Bagnall–Price valve gear is a type of steam engine valve gear developed at locomotive manufacturer W.G. Bagnall as an alternative to the more common Walschaerts valve gear. The gear was patented in 1903 by W.G. Bagnall and T. S. Price, the manager of the works.
The valves are driven from an eccentric cam mounted on one of the driving axles and linkage from the crosshead. The driving axle cam drives a rocking shaft that is mounted inside a cylindrical sleeve (known as the rocking shaft bush) above the cylinder. A drop lever and connecting link from the crosshead oscillates the sleeve to control the lap and lead of the cylinder.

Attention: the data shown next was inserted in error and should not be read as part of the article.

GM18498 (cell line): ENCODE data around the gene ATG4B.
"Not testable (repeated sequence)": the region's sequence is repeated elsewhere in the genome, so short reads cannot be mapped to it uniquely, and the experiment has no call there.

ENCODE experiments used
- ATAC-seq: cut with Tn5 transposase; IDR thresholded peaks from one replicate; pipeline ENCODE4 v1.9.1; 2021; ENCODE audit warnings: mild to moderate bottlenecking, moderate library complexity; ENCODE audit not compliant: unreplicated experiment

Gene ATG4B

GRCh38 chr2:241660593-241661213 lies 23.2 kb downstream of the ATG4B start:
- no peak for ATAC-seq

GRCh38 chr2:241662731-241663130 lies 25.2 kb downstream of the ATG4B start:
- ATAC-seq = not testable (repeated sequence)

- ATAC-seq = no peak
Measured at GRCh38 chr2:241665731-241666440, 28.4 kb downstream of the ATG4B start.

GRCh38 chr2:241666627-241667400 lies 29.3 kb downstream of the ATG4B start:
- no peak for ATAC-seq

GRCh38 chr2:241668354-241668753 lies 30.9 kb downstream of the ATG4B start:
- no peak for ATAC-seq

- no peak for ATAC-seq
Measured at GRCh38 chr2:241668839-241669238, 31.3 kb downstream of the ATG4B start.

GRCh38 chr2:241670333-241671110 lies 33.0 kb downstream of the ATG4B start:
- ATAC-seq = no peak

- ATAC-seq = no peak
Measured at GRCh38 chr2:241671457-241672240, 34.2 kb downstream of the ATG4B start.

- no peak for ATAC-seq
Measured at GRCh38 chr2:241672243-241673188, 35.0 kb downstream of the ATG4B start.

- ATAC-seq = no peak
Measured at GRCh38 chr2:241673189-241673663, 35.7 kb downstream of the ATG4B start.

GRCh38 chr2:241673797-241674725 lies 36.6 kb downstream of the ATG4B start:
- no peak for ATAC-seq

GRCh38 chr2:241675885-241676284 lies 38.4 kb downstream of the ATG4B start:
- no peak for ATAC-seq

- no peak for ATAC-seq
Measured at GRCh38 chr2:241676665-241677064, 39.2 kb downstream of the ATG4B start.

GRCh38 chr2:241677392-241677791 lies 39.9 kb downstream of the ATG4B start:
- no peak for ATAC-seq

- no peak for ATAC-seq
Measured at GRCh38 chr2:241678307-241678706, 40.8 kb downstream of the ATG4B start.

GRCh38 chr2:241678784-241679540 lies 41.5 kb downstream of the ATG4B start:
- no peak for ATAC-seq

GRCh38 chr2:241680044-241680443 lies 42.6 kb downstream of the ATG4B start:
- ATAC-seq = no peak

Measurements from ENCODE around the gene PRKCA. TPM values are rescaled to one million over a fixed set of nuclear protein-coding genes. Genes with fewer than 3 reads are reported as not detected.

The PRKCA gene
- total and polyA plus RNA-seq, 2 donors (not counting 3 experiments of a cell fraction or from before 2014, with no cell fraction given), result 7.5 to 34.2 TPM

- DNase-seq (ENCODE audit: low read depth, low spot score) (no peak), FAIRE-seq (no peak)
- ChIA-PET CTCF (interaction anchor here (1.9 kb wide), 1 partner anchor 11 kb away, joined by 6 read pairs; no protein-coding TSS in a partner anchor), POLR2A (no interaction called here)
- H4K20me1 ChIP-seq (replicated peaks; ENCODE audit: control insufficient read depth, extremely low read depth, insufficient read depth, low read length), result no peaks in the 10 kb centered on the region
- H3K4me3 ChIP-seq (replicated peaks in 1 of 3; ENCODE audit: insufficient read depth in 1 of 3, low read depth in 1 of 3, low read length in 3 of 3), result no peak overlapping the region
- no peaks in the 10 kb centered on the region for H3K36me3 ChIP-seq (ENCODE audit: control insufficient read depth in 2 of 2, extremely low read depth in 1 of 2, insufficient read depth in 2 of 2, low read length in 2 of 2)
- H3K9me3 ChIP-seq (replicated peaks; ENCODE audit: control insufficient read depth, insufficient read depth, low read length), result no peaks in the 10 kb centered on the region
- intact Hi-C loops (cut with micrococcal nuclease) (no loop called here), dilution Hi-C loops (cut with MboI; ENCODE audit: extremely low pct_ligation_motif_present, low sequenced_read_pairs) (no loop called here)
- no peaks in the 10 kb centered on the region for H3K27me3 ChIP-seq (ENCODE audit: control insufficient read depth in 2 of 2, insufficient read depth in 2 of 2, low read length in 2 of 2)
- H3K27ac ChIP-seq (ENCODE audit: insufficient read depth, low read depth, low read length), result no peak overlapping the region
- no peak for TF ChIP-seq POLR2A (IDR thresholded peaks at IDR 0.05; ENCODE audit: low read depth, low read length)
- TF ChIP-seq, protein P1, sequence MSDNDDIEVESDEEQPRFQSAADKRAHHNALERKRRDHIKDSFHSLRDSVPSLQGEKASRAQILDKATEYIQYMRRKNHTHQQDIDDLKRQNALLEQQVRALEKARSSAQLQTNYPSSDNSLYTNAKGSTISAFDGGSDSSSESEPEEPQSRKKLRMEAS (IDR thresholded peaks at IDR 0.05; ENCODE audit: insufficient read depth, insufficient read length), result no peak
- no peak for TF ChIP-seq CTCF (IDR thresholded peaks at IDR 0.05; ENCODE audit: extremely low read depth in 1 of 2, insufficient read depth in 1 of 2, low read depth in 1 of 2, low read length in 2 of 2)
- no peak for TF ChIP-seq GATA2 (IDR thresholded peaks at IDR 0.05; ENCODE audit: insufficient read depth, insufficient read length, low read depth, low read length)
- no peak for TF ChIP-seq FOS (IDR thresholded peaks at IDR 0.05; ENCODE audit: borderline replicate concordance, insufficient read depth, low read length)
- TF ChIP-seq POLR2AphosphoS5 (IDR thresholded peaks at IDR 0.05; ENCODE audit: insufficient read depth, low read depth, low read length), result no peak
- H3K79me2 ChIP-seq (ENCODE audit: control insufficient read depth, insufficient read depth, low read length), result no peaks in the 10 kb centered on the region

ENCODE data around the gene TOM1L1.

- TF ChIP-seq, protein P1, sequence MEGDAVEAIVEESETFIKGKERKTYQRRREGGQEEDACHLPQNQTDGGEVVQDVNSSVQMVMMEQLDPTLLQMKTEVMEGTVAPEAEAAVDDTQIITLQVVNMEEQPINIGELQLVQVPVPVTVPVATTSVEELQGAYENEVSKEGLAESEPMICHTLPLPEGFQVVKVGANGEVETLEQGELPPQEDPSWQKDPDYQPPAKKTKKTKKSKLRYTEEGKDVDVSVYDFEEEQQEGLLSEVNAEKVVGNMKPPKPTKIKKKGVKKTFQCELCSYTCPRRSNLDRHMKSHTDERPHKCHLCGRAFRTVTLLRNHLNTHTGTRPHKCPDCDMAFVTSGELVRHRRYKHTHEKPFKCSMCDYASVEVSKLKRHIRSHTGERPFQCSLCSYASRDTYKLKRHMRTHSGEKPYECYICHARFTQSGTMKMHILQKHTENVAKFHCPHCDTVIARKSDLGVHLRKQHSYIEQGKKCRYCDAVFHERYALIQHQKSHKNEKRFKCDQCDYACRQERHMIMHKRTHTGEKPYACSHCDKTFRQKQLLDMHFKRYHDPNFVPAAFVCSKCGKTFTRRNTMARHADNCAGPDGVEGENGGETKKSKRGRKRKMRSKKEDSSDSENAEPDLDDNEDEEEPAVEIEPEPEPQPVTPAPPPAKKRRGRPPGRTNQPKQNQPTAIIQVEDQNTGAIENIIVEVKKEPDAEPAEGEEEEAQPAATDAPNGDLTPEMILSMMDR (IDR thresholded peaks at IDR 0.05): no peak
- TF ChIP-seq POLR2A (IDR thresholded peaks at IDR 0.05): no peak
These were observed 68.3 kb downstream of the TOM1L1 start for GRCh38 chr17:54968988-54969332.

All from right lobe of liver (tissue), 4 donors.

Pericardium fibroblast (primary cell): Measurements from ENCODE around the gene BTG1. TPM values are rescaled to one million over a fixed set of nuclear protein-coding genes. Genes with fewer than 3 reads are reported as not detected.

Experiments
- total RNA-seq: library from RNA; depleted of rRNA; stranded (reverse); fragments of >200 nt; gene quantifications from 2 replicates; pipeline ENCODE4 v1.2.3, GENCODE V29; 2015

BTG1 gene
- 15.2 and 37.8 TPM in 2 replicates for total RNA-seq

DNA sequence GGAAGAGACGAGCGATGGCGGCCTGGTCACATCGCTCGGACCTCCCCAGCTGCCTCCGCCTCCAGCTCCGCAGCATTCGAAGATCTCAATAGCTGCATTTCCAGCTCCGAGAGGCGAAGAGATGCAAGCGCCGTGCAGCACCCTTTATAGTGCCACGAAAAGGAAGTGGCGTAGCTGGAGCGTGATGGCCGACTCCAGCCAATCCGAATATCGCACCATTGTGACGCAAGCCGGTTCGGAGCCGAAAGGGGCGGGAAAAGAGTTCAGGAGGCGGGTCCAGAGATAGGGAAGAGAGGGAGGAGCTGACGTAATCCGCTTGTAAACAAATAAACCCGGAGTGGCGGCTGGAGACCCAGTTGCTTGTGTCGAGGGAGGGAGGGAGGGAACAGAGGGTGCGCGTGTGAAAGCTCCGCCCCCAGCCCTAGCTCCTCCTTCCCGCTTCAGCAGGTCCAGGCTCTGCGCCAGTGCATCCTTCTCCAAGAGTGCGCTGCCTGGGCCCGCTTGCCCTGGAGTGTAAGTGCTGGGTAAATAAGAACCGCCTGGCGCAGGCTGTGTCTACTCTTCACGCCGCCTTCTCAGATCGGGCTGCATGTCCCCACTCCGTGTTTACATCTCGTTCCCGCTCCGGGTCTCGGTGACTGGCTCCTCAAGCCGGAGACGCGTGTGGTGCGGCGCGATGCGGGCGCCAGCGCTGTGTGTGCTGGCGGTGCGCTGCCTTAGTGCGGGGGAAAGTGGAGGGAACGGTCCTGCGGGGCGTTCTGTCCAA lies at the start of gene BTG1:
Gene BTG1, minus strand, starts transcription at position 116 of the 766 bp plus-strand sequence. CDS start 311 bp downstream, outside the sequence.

W.G. Bagnall claimed that Bagnall–Price valve gear eliminated some of the complexity of the Walschaerts gear, specifically the combination lever and return gear; this in turn meant the externally mounted gear had greater ground clearance which was an advantage in industrial locations where lineside obstructions could damage the gear of passing locomotives.